Monday, September 17, 2012


“You said you were waiting?” says Caleb. “What were you waiting for, exactly?”
“For the world to fall apart,” Edward says, “And now it has.” 
For those wanting to better understand the stories, worldviews, and messages shaping today's youth, I offer my latest review of trending books, films, and TV shows effecting a YA audience (such as The Hunger Games, Divergent, Graceling, Bitterblue, The Road, The Wolves of Mercy Falls, Spiderman, Daughter of Smoke and Bone, Project X, and The Walking Dead).

My goal is not to critique the art form as much as to analyze how the story reflects and shapes the readers' worldview. There will be spoilers.
 Veronica Roth’s Divergent introduced us to a utopia gone terribly wrong. Society has been divided into factions, each focusing on a particular character quality or skill that humanity needs to flourish. Instead of bringing stability and unity, it ushered in pride and division. Tris is one of the Divergent, someone with the capacity to thrive in multiple factions. She and the few others like her have been targeted by those who profit from the broken social structures and fragmented families.

Divergent ended with the beginning of a bloody revolution; Insurgent enters fully into a society at war, and not just between the factions. “The battle we are fighting is against human nature itself – or at least what it has become.’

Thursday, September 6, 2012

Leviathans and Zombies: Social Contracts and the Walking Dead

AMC's  The Walking Dead has provided an interesting (and at times gruesome) venue with which to revisit some of the more significant questions about life.  I have been blogging my way through The Walking Dead and Philosophy, a fascinating book that has so far addressed issues of logic (zombies like the Walkers are not possible) and the nature of humanity (but philosophical zombies are, apparently).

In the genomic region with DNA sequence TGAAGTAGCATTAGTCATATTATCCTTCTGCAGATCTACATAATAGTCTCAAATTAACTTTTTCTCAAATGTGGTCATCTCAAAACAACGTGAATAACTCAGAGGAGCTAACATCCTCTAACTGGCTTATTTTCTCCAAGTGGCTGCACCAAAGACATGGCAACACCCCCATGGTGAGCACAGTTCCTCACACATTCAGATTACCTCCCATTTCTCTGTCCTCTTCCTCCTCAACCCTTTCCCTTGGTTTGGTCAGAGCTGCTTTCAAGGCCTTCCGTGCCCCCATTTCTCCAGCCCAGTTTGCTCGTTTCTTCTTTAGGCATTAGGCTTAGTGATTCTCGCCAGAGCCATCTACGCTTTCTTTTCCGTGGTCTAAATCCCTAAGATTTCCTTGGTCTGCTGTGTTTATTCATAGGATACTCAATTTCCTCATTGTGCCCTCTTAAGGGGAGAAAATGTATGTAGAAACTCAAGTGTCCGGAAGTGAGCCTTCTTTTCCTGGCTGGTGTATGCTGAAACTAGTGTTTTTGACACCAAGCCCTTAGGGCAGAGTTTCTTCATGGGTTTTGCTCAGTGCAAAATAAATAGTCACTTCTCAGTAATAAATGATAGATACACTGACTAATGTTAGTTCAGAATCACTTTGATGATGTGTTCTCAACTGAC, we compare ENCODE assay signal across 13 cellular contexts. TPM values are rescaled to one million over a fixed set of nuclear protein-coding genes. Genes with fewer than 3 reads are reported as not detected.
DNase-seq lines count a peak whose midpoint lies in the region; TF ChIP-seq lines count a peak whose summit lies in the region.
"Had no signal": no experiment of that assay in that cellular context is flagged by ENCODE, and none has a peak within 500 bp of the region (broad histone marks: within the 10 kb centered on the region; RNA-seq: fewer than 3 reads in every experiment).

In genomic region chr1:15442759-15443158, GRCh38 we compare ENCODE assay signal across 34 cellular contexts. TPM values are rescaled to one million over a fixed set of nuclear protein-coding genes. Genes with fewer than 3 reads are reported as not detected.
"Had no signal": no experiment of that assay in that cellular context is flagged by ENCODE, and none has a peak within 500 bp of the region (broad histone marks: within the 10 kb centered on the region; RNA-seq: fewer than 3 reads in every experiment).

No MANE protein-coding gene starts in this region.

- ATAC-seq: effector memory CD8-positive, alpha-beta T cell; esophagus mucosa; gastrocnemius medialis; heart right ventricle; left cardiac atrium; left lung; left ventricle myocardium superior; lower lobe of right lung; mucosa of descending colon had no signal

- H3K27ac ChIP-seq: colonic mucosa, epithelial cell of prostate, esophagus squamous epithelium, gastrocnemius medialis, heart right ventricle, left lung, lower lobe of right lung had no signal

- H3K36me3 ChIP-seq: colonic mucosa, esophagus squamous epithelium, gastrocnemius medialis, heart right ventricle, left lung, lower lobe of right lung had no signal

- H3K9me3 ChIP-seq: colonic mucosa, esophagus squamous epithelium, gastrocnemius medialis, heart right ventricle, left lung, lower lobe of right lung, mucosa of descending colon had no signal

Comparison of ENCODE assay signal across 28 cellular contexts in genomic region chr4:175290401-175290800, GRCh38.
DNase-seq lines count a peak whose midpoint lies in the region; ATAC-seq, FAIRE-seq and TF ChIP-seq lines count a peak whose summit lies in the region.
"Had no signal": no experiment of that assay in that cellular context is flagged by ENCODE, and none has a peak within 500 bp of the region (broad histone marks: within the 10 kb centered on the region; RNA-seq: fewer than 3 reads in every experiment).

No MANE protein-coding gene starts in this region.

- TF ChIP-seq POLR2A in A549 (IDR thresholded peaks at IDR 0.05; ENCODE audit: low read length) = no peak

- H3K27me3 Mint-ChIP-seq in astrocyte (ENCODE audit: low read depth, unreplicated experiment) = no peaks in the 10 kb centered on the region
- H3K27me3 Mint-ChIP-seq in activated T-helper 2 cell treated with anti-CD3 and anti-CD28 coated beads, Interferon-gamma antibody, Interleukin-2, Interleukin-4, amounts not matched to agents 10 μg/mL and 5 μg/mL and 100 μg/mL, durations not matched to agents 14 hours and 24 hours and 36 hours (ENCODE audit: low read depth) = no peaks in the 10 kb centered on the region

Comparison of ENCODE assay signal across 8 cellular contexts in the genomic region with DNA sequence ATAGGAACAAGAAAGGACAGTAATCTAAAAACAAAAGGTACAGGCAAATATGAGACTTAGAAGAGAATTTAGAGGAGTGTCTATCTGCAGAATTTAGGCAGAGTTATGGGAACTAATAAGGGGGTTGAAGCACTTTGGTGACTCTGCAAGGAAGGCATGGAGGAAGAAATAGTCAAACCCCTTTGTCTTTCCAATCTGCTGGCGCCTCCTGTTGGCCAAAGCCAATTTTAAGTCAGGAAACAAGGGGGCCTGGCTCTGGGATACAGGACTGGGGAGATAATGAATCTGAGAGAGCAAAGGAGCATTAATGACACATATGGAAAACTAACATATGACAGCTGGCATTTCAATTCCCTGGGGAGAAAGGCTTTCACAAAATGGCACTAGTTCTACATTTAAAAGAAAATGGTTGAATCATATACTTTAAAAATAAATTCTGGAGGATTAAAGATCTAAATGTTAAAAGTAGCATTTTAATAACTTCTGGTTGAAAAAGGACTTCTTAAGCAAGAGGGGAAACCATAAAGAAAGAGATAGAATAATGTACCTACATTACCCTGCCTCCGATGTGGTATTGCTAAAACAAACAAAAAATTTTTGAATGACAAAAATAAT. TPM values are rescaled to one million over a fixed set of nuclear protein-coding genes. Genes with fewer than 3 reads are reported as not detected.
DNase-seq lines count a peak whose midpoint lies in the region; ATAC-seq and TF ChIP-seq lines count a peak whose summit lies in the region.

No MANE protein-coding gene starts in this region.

Jason Walker (“What’s Yours Still Isn’t Mine”) addresses the issue of society and human rights in a post-apocalyptic world. The Walkers are humans stripped of what political theorists call a “social contract,” an agreement between the rulers and the ruled. The humans who remain have a choice: head off into the woods and make do with whomever they can find, or head for the nearest city and attempt to recreate some form of government. So far the series has predominantly followed Rick Grimes’ motley crew, but Season Three is going to introduce the audience to the Governor’s horrific city.

Beneath this story line lurk several serious questions:  Do people have rights?  If so, where do we get them?  Are they innate or contrived? And even if they exist and are codified, how are they best enforced?